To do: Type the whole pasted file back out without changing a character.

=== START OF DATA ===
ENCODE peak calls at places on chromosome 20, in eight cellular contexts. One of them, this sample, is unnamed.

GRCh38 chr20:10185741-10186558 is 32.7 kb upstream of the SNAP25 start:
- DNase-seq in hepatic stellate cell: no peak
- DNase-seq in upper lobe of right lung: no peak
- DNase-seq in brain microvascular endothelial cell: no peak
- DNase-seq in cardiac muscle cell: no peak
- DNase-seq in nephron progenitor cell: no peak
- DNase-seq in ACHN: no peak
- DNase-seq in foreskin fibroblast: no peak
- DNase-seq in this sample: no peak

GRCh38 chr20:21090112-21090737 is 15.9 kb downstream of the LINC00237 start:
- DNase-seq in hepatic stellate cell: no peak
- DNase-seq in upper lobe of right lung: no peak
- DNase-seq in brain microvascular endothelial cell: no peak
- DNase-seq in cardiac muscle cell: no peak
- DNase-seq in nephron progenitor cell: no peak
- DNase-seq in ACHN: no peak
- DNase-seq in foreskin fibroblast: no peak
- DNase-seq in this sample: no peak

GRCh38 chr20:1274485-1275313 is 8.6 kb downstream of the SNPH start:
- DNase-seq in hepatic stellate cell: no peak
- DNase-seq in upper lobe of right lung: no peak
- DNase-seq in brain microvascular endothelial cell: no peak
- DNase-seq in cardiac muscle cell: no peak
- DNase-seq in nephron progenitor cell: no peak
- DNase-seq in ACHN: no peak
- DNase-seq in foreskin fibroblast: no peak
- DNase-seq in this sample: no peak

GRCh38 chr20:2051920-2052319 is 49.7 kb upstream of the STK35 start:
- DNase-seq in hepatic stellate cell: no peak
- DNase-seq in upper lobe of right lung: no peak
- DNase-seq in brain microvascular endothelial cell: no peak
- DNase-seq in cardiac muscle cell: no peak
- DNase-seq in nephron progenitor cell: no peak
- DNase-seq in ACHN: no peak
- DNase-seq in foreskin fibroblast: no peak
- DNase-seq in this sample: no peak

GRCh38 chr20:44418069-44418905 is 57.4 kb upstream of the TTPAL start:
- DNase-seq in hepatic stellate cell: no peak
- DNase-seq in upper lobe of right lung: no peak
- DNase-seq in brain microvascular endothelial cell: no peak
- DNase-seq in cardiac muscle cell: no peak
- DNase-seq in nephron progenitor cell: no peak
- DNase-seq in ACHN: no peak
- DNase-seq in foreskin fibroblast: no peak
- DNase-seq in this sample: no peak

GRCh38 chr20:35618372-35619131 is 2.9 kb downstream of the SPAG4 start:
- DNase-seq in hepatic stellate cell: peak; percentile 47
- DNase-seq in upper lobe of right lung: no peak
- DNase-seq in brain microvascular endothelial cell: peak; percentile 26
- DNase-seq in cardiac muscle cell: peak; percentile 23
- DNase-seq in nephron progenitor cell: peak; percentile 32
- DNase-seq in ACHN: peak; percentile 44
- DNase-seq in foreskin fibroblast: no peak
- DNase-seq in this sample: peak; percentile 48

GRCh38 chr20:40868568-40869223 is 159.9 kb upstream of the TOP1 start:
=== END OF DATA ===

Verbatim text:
ENCODE peak calls at places on chromosome 20, in eight cellular contexts. One of them, this sample, is unnamed.

GRCh38 chr20:10185741-10186558 is 32.7 kb upstream of the SNAP25 start:
- DNase-seq in hepatic stellate cell: no peak
- DNase-seq in upper lobe of right lung: no peak
- DNase-seq in brain microvascular endothelial cell: no peak
- DNase-seq in cardiac muscle cell: no peak
- DNase-seq in nephron progenitor cell: no peak
- DNase-seq in ACHN: no peak
- DNase-seq in foreskin fibroblast: no peak
- DNase-seq in this sample: no peak

GRCh38 chr20:21090112-21090737 is 15.9 kb downstream of the LINC00237 start:
- DNase-seq in hepatic stellate cell: no peak
- DNase-seq in upper lobe of right lung: no peak
- DNase-seq in brain microvascular endothelial cell: no peak
- DNase-seq in cardiac muscle cell: no peak
- DNase-seq in nephron progenitor cell: no peak
- DNase-seq in ACHN: no peak
- DNase-seq in foreskin fibroblast: no peak
- DNase-seq in this sample: no peak

GRCh38 chr20:1274485-1275313 is 8.6 kb downstream of the SNPH start:
- DNase-seq in hepatic stellate cell: no peak
- DNase-seq in upper lobe of right lung: no peak
- DNase-seq in brain microvascular endothelial cell: no peak
- DNase-seq in cardiac muscle cell: no peak
- DNase-seq in nephron progenitor cell: no peak
- DNase-seq in ACHN: no peak
- DNase-seq in foreskin fibroblast: no peak
- DNase-seq in this sample: no peak

GRCh38 chr20:2051920-2052319 is 49.7 kb upstream of the STK35 start:
- DNase-seq in hepatic stellate cell: no peak
- DNase-seq in upper lobe of right lung: no peak
- DNase-seq in brain microvascular endothelial cell: no peak
- DNase-seq in cardiac muscle cell: no peak
- DNase-seq in nephron progenitor cell: no peak
- DNase-seq in ACHN: no peak
- DNase-seq in foreskin fibroblast: no peak
- DNase-seq in this sample: no peak

GRCh38 chr20:44418069-44418905 is 57.4 kb upstream of the TTPAL start:
- DNase-seq in hepatic stellate cell: no peak
- DNase-seq in upper lobe of right lung: no peak
- DNase-seq in brain microvascular endothelial cell: no peak
- DNase-seq in cardiac muscle cell: no peak
- DNase-seq in nephron progenitor cell: no peak
- DNase-seq in ACHN: no peak
- DNase-seq in foreskin fibroblast: no peak
- DNase-seq in this sample: no peak

GRCh38 chr20:35618372-35619131 is 2.9 kb downstream of the SPAG4 start:
- DNase-seq in hepatic stellate cell: peak; percentile 47
- DNase-seq in upper lobe of right lung: no peak
- DNase-seq in brain microvascular endothelial cell: peak; percentile 26
- DNase-seq in cardiac muscle cell: peak; percentile 23
- DNase-seq in nephron progenitor cell: peak; percentile 32
- DNase-seq in ACHN: peak; percentile 44
- DNase-seq in foreskin fibroblast: no peak
- DNase-seq in this sample: peak; percentile 48

GRCh38 chr20:40868568-40869223 is 159.9 kb upstream of the TOP1 start: